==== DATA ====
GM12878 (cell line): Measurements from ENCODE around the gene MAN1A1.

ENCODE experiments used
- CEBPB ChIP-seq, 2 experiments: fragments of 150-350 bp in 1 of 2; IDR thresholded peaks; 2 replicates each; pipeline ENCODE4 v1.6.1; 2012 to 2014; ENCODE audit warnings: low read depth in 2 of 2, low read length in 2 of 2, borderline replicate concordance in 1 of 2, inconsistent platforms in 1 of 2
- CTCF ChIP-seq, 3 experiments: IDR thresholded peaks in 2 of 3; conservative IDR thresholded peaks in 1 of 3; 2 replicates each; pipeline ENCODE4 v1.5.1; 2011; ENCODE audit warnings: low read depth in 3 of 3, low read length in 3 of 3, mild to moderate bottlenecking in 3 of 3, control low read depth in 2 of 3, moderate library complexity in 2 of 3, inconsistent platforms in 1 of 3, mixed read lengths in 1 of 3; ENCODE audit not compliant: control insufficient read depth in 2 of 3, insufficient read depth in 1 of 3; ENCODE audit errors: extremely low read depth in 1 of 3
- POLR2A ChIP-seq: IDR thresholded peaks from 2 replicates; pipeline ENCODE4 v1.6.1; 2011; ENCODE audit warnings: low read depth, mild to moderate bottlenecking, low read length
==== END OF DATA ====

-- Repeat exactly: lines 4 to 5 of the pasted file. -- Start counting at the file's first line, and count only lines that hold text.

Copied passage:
- CTCF ChIP-seq, 3 experiments: IDR thresholded peaks in 2 of 3; conservative IDR thresholded peaks in 1 of 3; 2 replicates each; pipeline ENCODE4 v1.5.1; 2011; ENCODE audit warnings: low read depth in 3 of 3, low read length in 3 of 3, mild to moderate bottlenecking in 3 of 3, control low read depth in 2 of 3, moderate library complexity in 2 of 3, inconsistent platforms in 1 of 3, mixed read lengths in 1 of 3; ENCODE audit not compliant: control insufficient read depth in 2 of 3, insufficient read depth in 1 of 3; ENCODE audit errors: extremely low read depth in 1 of 3
- POLR2A ChIP-seq: IDR thresholded peaks from 2 replicates; pipeline ENCODE4 v1.6.1; 2011; ENCODE audit warnings: low read depth, mild to moderate bottlenecking, low read length